on Jane Friedman site:
Today’s post is the last in a three-part series by Sharon Oard Warner, adapted from her book Writing the Novella. Read part one here, and part two here.
It’s difficult to overemphasize the importance of scenes in writing and reading narrative—whether it’s fiction or nonfiction. And if you are writing a stage play or a screenplay? Well, then, scenes are everything. In his book Screenplay: The Foundations of Screenwriting, Syd Field says that “good scenes make good movies.” Good scenes also make good novellas, novels, and memoirs, but scenes alone won’t give you a graceful and sturdy narrative arc. For that, you need a little mortar, some grout or glue, and—yes—you need spacers.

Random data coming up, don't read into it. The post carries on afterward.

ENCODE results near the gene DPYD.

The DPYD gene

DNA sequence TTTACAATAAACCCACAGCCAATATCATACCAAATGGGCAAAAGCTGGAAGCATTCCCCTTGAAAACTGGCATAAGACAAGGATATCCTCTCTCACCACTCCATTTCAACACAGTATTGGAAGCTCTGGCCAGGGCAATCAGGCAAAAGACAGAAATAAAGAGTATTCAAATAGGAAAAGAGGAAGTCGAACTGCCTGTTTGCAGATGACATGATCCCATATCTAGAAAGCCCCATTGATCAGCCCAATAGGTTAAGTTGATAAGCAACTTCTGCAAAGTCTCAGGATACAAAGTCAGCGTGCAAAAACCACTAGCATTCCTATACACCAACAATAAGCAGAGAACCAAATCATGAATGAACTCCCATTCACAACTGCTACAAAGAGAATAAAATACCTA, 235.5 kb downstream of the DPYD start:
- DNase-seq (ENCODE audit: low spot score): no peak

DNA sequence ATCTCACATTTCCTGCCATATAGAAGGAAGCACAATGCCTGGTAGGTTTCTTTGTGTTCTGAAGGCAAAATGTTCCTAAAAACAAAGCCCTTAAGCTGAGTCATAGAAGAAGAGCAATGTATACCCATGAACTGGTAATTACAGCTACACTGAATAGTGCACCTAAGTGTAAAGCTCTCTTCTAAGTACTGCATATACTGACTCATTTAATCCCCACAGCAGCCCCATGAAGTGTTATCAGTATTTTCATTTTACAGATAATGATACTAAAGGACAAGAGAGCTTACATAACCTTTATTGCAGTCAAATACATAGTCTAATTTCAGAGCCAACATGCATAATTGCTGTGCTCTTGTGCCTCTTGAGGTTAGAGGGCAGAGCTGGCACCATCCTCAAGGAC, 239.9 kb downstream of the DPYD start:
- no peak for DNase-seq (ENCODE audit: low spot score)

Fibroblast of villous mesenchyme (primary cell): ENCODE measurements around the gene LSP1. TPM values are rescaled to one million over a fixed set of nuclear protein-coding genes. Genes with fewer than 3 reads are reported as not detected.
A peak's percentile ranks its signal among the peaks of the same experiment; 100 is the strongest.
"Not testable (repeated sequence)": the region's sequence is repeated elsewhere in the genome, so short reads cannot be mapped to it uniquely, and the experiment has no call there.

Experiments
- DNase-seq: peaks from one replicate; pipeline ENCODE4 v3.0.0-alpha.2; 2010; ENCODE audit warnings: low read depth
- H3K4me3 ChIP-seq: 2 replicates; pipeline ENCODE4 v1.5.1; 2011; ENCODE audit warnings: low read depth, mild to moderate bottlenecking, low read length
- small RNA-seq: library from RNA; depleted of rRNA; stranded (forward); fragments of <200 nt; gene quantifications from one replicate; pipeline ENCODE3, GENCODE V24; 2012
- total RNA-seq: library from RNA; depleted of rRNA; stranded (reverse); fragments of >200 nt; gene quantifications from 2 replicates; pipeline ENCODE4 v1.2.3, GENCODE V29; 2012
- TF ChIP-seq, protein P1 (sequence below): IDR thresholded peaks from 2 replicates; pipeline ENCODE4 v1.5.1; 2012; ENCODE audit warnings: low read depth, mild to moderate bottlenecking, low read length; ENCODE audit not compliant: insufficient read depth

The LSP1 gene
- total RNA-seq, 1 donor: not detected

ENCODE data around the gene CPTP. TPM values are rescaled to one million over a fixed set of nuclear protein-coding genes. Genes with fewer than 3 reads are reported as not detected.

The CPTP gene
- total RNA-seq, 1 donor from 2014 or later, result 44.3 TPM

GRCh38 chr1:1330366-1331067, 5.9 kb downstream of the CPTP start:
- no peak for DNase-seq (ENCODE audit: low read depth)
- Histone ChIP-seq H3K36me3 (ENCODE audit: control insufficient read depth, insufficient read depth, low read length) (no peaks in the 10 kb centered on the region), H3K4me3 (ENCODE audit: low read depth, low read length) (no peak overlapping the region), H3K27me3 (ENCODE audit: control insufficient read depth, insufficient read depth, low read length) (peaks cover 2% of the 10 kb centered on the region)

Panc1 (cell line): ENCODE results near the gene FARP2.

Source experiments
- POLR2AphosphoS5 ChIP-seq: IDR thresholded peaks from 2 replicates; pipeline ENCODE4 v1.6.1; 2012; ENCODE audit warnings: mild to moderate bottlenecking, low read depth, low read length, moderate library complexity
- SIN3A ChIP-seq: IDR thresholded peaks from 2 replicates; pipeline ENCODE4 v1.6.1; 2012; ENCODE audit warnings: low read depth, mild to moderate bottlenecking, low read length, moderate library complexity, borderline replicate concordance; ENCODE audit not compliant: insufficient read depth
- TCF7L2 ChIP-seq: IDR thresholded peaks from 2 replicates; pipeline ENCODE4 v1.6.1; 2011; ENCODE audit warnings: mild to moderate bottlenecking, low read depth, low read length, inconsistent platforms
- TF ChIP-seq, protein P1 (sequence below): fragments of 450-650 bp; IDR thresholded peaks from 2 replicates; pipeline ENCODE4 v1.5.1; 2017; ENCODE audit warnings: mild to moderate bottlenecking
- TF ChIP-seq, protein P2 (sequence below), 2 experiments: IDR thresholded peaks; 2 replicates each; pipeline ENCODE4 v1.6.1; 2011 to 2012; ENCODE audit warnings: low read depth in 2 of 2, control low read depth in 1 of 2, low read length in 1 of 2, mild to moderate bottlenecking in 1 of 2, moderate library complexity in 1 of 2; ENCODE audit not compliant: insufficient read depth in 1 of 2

Summary serves an essential role in the making of the narrative arc. In the first place, summary provides a means of moving time forward without a loss of momentum. It’s inevitable that we share the information that’s necessary but not significant through the means of summary. And orienting information before a scene is one sort of summary. But summary also serves as mortar between scenes, holding them together.
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